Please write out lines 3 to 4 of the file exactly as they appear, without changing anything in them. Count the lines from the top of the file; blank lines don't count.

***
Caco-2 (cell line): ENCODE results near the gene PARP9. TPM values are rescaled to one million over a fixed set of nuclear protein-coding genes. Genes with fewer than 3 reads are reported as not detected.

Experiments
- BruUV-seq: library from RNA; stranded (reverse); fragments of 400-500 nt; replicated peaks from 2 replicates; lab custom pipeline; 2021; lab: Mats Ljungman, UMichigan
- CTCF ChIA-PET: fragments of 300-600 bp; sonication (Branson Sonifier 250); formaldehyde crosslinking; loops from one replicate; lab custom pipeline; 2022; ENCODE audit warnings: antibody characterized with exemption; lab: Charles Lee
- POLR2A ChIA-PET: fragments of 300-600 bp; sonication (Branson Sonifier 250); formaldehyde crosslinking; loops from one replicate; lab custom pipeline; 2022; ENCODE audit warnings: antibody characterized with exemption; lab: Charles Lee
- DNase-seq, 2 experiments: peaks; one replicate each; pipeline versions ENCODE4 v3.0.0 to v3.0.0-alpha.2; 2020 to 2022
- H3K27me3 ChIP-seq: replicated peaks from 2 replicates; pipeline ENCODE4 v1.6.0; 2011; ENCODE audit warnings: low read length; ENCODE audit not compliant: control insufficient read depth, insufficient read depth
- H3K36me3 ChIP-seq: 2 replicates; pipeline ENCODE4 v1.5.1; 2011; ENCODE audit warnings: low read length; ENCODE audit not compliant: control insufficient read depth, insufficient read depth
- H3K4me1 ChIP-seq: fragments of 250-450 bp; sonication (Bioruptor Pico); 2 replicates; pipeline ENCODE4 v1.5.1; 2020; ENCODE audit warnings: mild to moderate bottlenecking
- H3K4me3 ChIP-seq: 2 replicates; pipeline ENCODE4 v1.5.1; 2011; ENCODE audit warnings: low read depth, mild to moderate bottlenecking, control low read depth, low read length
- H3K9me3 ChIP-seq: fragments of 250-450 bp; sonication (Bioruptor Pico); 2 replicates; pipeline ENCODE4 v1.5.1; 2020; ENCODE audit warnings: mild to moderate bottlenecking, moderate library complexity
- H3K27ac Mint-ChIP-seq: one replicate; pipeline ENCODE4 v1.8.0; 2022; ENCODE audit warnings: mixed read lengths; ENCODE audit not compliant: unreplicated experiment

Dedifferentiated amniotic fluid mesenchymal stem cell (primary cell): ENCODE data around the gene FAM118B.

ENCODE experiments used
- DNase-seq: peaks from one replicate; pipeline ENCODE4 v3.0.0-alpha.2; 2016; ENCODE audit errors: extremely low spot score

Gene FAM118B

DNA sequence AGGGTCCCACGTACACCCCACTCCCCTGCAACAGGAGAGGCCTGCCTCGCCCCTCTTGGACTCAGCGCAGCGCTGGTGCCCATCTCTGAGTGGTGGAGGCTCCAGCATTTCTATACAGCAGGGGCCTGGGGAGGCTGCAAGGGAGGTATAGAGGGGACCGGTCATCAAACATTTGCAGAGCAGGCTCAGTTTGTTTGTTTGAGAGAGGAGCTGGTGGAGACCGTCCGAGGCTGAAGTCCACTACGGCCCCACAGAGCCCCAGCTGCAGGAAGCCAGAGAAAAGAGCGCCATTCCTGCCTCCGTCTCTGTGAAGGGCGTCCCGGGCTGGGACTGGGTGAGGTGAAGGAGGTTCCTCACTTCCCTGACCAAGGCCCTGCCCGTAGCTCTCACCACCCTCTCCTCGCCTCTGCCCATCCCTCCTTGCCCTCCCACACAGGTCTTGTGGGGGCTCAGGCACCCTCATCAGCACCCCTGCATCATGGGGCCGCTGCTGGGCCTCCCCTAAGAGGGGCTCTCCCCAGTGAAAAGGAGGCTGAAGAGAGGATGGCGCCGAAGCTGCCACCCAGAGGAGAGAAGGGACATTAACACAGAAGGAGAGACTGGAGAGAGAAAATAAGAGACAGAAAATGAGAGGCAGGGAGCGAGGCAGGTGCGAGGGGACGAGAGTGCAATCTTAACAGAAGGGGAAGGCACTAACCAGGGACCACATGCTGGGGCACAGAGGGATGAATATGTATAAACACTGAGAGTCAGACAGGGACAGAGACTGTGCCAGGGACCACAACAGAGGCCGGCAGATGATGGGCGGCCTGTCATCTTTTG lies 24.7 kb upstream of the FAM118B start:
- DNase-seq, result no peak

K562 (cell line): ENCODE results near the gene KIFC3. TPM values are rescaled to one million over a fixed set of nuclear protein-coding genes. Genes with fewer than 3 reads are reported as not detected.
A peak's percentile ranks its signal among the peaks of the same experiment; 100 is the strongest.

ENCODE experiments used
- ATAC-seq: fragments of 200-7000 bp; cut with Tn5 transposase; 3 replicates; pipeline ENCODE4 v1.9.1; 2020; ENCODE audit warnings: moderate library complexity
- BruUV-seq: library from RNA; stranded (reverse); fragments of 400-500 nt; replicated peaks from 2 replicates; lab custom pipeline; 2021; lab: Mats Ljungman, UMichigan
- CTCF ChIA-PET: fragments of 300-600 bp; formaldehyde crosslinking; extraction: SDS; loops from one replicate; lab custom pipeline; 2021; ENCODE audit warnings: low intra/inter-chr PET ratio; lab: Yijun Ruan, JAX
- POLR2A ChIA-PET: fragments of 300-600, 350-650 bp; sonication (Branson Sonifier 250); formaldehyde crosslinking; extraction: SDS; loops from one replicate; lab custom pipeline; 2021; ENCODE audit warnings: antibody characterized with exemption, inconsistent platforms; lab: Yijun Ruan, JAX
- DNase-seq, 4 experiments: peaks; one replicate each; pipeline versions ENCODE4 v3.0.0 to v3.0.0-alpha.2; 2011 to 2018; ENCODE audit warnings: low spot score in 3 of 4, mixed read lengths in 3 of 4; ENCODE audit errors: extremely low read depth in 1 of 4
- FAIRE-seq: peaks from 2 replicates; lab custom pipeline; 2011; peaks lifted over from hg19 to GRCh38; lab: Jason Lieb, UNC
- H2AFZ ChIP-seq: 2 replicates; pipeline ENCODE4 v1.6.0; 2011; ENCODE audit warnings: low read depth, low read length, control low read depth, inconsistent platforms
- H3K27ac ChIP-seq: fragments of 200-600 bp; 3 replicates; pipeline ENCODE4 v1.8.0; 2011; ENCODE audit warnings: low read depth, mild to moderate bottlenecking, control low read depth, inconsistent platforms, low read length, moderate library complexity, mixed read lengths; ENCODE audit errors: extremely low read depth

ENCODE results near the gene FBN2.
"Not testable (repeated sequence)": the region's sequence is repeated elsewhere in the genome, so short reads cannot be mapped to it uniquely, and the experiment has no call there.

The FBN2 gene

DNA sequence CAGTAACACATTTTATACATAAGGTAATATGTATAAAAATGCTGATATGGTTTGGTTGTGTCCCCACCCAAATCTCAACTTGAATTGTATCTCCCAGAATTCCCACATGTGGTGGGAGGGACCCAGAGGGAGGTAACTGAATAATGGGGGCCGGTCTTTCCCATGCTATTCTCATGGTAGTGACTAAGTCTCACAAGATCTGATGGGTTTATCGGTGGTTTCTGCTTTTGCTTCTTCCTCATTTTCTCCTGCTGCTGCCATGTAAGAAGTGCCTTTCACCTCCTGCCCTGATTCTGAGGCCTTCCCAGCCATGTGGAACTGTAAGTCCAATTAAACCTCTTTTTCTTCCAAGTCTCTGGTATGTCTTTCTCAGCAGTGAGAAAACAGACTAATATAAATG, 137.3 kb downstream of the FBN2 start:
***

- BruUV-seq: library from RNA; stranded (reverse); fragments of 400-500 nt; replicated peaks from 2 replicates; lab custom pipeline; 2021; lab: Mats Ljungman, UMichigan
- CTCF ChIA-PET: fragments of 300-600 bp; sonication (Branson Sonifier 250); formaldehyde crosslinking; loops from one replicate; lab custom pipeline; 2022; ENCODE audit warnings: antibody characterized with exemption; lab: Charles Lee